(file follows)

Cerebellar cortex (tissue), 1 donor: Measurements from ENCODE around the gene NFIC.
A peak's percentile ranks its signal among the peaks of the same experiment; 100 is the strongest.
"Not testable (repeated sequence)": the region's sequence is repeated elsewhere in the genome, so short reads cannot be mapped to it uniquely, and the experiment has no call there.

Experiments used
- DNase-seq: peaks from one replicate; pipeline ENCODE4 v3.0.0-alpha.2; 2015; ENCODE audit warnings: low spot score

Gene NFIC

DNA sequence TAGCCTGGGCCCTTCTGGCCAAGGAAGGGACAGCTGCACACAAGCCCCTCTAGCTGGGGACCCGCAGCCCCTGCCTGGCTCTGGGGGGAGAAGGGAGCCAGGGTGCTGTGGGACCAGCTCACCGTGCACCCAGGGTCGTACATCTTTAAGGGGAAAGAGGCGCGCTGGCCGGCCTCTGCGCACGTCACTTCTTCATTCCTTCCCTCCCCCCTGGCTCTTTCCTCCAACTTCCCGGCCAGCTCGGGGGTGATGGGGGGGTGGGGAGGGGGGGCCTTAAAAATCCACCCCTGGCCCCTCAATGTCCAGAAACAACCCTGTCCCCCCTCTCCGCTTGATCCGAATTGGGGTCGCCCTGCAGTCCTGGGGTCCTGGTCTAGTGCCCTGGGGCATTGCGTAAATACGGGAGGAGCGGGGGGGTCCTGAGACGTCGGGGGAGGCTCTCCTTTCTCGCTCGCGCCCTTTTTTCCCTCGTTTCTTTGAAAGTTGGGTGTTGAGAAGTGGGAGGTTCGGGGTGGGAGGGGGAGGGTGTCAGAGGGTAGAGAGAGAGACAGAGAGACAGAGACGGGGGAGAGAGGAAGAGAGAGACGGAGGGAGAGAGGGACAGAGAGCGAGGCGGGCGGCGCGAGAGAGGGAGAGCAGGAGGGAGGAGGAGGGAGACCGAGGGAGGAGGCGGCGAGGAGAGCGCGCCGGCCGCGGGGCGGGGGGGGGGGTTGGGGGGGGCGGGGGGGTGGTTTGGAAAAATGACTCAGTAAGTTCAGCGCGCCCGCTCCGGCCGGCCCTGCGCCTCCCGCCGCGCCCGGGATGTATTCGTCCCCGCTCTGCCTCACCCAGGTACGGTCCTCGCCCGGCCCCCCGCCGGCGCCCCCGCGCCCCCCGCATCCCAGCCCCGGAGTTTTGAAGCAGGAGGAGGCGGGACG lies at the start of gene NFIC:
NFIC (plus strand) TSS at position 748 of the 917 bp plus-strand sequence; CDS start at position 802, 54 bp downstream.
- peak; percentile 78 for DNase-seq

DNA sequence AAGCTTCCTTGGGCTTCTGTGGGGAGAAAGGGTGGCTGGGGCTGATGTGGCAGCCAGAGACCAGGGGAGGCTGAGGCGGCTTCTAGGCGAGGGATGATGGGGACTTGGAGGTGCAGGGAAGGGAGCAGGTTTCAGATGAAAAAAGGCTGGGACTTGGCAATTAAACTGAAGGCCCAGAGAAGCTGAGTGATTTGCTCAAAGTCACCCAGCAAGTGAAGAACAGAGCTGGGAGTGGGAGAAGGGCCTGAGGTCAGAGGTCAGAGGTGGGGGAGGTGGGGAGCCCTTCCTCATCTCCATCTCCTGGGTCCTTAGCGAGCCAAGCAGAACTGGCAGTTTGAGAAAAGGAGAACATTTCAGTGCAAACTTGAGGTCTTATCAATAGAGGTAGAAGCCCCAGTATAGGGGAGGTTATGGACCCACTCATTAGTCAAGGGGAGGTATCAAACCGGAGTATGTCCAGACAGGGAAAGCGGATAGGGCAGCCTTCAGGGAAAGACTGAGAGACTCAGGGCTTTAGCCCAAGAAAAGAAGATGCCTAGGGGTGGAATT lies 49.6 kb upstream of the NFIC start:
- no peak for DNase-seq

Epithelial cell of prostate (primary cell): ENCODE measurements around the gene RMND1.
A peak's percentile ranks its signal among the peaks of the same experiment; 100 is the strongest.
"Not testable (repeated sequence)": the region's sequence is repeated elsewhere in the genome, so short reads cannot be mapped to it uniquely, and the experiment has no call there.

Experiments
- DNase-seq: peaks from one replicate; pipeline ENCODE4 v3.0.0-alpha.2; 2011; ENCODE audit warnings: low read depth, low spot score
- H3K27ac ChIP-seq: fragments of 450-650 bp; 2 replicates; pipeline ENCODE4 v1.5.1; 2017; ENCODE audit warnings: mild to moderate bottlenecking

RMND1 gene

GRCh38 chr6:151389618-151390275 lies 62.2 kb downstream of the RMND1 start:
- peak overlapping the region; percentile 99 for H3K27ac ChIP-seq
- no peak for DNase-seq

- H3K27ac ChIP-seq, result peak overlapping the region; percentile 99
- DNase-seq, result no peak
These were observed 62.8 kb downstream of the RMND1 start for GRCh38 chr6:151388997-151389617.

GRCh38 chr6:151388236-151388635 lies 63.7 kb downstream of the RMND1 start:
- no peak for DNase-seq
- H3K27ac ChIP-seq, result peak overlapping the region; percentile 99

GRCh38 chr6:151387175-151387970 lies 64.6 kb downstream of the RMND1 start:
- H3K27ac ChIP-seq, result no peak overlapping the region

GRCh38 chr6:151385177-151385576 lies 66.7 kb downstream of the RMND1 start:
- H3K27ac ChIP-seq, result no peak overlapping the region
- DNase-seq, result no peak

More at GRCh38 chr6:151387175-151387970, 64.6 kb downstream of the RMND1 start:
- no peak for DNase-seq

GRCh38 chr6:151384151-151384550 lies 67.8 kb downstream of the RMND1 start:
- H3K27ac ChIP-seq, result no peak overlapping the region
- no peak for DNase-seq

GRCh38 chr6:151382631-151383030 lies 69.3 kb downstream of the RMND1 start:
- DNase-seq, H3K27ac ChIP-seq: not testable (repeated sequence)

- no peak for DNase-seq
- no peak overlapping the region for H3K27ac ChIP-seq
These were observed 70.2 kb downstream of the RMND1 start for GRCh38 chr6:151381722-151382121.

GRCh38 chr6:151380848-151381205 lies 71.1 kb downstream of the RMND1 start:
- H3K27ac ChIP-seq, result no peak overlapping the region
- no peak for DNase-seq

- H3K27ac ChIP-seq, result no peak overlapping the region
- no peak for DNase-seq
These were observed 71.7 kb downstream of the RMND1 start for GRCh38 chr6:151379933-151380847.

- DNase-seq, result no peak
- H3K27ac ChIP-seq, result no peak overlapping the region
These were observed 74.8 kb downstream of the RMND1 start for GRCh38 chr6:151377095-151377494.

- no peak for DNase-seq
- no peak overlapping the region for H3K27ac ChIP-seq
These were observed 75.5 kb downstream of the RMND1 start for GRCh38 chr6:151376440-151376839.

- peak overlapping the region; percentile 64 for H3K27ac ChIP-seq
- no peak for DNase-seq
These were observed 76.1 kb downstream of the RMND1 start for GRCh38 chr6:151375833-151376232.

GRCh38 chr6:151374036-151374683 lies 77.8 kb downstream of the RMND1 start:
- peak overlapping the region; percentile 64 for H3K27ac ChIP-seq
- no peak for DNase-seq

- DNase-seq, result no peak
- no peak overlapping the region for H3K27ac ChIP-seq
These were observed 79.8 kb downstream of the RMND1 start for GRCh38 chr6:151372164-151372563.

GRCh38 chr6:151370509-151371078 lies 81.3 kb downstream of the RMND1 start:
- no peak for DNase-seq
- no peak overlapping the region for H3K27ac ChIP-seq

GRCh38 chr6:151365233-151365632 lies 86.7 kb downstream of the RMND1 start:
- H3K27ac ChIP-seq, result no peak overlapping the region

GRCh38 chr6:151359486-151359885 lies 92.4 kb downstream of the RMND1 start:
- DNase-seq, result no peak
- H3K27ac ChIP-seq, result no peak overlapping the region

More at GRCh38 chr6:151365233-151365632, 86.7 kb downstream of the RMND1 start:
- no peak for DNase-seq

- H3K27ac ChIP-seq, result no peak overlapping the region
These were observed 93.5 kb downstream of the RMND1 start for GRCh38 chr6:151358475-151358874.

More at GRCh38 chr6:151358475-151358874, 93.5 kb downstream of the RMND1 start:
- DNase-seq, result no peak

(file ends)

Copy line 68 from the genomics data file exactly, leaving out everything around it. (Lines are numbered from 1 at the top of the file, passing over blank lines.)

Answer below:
- H3K27ac ChIP-seq, result no peak overlapping the region